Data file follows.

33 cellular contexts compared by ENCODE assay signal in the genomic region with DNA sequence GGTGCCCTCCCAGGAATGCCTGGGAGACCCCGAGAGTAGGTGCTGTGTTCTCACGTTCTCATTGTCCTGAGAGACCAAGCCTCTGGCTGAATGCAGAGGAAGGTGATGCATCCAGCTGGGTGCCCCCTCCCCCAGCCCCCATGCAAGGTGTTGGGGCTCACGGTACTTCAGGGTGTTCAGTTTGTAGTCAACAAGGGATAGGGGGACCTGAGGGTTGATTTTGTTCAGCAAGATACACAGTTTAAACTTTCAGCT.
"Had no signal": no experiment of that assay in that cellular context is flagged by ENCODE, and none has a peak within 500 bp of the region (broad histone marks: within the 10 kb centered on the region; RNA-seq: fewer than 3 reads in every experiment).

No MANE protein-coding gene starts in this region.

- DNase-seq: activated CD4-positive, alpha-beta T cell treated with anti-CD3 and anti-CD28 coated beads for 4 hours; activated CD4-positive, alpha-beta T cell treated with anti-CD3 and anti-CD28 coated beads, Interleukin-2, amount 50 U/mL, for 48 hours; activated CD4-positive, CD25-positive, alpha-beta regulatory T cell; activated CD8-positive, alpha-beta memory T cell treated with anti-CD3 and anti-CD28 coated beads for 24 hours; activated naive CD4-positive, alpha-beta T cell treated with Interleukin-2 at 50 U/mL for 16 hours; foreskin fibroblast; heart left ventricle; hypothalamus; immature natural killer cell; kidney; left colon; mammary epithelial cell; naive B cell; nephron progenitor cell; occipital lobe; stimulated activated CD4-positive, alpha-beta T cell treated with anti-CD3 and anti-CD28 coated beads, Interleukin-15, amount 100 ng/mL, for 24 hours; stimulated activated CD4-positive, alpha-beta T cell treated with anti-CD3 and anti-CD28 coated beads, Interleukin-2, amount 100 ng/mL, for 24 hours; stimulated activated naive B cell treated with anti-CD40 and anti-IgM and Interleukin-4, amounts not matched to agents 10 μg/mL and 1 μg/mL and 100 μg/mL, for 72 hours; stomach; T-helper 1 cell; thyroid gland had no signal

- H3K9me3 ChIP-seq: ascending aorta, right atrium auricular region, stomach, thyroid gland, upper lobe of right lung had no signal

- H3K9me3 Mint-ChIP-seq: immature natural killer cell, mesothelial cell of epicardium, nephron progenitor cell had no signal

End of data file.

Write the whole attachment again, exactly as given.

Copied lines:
33 cellular contexts compared by ENCODE assay signal in the genomic region with DNA sequence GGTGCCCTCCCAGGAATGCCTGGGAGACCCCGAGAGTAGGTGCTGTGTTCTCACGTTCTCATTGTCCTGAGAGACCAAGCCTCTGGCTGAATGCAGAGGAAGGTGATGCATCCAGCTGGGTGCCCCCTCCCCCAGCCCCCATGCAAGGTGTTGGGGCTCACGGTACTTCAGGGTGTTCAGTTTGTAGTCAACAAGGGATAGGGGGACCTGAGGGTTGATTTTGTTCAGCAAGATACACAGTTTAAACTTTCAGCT.
"Had no signal": no experiment of that assay in that cellular context is flagged by ENCODE, and none has a peak within 500 bp of the region (broad histone marks: within the 10 kb centered on the region; RNA-seq: fewer than 3 reads in every experiment).

No MANE protein-coding gene starts in this region.

- DNase-seq: activated CD4-positive, alpha-beta T cell treated with anti-CD3 and anti-CD28 coated beads for 4 hours; activated CD4-positive, alpha-beta T cell treated with anti-CD3 and anti-CD28 coated beads, Interleukin-2, amount 50 U/mL, for 48 hours; activated CD4-positive, CD25-positive, alpha-beta regulatory T cell; activated CD8-positive, alpha-beta memory T cell treated with anti-CD3 and anti-CD28 coated beads for 24 hours; activated naive CD4-positive, alpha-beta T cell treated with Interleukin-2 at 50 U/mL for 16 hours; foreskin fibroblast; heart left ventricle; hypothalamus; immature natural killer cell; kidney; left colon; mammary epithelial cell; naive B cell; nephron progenitor cell; occipital lobe; stimulated activated CD4-positive, alpha-beta T cell treated with anti-CD3 and anti-CD28 coated beads, Interleukin-15, amount 100 ng/mL, for 24 hours; stimulated activated CD4-positive, alpha-beta T cell treated with anti-CD3 and anti-CD28 coated beads, Interleukin-2, amount 100 ng/mL, for 24 hours; stimulated activated naive B cell treated with anti-CD40 and anti-IgM and Interleukin-4, amounts not matched to agents 10 μg/mL and 1 μg/mL and 100 μg/mL, for 72 hours; stomach; T-helper 1 cell; thyroid gland had no signal

- H3K9me3 ChIP-seq: ascending aorta, right atrium auricular region, stomach, thyroid gland, upper lobe of right lung had no signal

- H3K9me3 Mint-ChIP-seq: immature natural killer cell, mesothelial cell of epicardium, nephron progenitor cell had no signal